Download and print your very own Pluto Valentine's Day Cards.
Classification activities that will lead students from simple sorting of familiar objects to classifying materials into liquids, gases, and solids.
Learn more about Pluto on NASA's Space Place website.
The "Space Academy" series, led by the Johns Hopkins University Applied Physics Laboratory and Discovery Education, takes students behind the scenes of actual space missions and introduces them to engineers and scientists working on some of NASA's most exciting projects.
Learn more about Space Academy.
Conduct your own New Horizons Space Academy activities.
Students are introduced to the terms "signal" and "noise" in the context of spacecraft communication. They explore these concepts by listening to a computer-generated signal from two different distances with no additional background noise, and then with background noise and compare their experiences in a science journal page.
A whole-body activity that explores the relative sizes, distances, orbit, and spin of the Sun, Earth, and Moon.
An activity exploring parallax and then simulating the discovery of Pluto with a Blink Comparator via an online interactive.
Students explore the relationship between angular width, actual size, and distance by using their finger, thumb and fist as a unit of angular measurement in this hands-on activity.
This activity engages students with a hands-on activity and an online interactive to explore the Signal-to-Noise Ratio, a fundamental concept in spacecraft communication. The activity also includes a pencil-and-paper component that addresses relevant topics, such as proportions and ratios.
Students learn about the characteristics of planets, comets, asteroids, and trans-Neptunian objects through a classification activity. Students can then apply what they have learned by participating in a formal debate about a solar system object discovered by the New Horizons spacecraft and by defining the term ‘planet.’
This activity relates an elastic collision to the change in a satellite’s or spacecraft’s speed and direction resulting from a planetary fly-by, often called a "gravity assist" maneuver. Both hands-on and online interactive methods are used to explore these topics.
Students explore how a stellar occultation occurs, how planetary atmospheres can be discovered, and how planetary diameters can be determined using actual light curves from stellar occultation events.
Students will learn that the New Horizons poster depicts a scale drawing of the Solar System. They will use the poster to track the true progress of the spacecraft.
S — Understanding the long distances and timescales involved in space travel.
M — Using fractions and multiplication to change scales/units.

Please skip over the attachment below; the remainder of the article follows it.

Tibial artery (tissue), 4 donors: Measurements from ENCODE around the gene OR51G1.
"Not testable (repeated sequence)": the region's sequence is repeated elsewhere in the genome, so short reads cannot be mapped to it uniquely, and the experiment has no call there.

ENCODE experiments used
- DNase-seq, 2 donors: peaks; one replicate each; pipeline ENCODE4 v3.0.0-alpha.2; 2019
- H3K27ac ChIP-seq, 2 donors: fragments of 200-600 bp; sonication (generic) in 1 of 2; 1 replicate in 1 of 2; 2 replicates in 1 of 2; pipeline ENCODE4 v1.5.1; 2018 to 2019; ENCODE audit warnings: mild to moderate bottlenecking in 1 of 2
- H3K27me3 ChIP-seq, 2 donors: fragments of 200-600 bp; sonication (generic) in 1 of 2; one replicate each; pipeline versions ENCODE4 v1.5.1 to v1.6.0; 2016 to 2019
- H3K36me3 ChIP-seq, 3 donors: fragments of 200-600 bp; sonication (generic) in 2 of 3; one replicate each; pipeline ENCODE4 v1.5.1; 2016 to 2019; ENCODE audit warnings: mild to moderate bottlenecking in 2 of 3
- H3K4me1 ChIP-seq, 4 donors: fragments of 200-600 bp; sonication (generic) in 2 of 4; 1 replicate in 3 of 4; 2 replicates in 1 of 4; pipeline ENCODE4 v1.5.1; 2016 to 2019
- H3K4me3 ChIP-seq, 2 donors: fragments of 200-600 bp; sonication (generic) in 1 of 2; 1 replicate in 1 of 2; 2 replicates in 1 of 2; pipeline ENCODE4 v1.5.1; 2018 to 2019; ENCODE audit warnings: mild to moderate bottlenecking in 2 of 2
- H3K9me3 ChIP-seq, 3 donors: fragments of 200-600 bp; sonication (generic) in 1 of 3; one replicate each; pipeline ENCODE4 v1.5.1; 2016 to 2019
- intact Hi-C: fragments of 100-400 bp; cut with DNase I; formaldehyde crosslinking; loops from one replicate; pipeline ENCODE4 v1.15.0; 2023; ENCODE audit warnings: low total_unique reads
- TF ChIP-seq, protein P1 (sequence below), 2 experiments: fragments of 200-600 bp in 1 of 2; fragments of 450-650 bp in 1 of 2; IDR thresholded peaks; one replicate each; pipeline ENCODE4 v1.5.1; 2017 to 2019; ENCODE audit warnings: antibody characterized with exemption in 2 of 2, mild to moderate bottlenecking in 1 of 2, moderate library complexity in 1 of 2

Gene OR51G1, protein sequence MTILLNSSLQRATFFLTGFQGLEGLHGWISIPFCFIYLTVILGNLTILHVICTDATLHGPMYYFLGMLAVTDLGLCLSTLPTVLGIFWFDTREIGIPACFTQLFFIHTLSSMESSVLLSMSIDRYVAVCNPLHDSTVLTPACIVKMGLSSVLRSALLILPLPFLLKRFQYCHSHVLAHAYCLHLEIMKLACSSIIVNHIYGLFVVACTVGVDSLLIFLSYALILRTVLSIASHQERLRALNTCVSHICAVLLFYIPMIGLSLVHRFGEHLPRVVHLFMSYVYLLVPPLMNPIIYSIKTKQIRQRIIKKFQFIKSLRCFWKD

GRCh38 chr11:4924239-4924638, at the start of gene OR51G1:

S — D: Objects in the Sky;
E: Abilities of Technological Design
M — Measurement; Number and Operations; Problem Solving
Students take imaginary trips through the Solar System on a spacebus and use math skills to find out the next spacebus stop.
S—Understanding the order and distances of the planets from the Sun.
M —Problem solving using multiplication, rounding and fractions.
S—D: Objects in the Sky
M —Number and Operations; Problem Solving
Students will make a scale model of the orbits of the outer planets and explore the peculiarities of Pluto's orbit.
S —Understanding the scale of the Solar System. Learning about Pluto's elliptical and inclined orbit.
S —A: Abilities Necessary to Do Scientific Inquiry; D: Objects in the Sky
Students will measure their height, analyze the heights of classmates, and predict their height at the time New Horizons is scheduled to fly by Pluto using a growth chart.
S—Using a model and measurements to make predictions.
M—Collecting data and finding the mean, mode, and median.
Graphing points on a Cartesian coordinate system.
M —Measurement; Data Analysis and Probability
Students will examine aspects of their life now and predict what it will be like in the future when New Horizons is scheduled to fly by Pluto.
S —Understanding the long timescales of space travel. Predicting and proposing technological solutions that could be used in the future.
S—Abilities of Technological Design
E —5: Use the writing process to communicate; 8: Use technological resources to gather and synthesize information
Students will determine the length of one year on the nine planets and match historical events that occurred on Earth one year ago on these planets.
S—Learning the astronomical meaning of a year and the timescales associated with planets with large orbits.
S—A: Abilities Necessary to Do Scientific Inquiry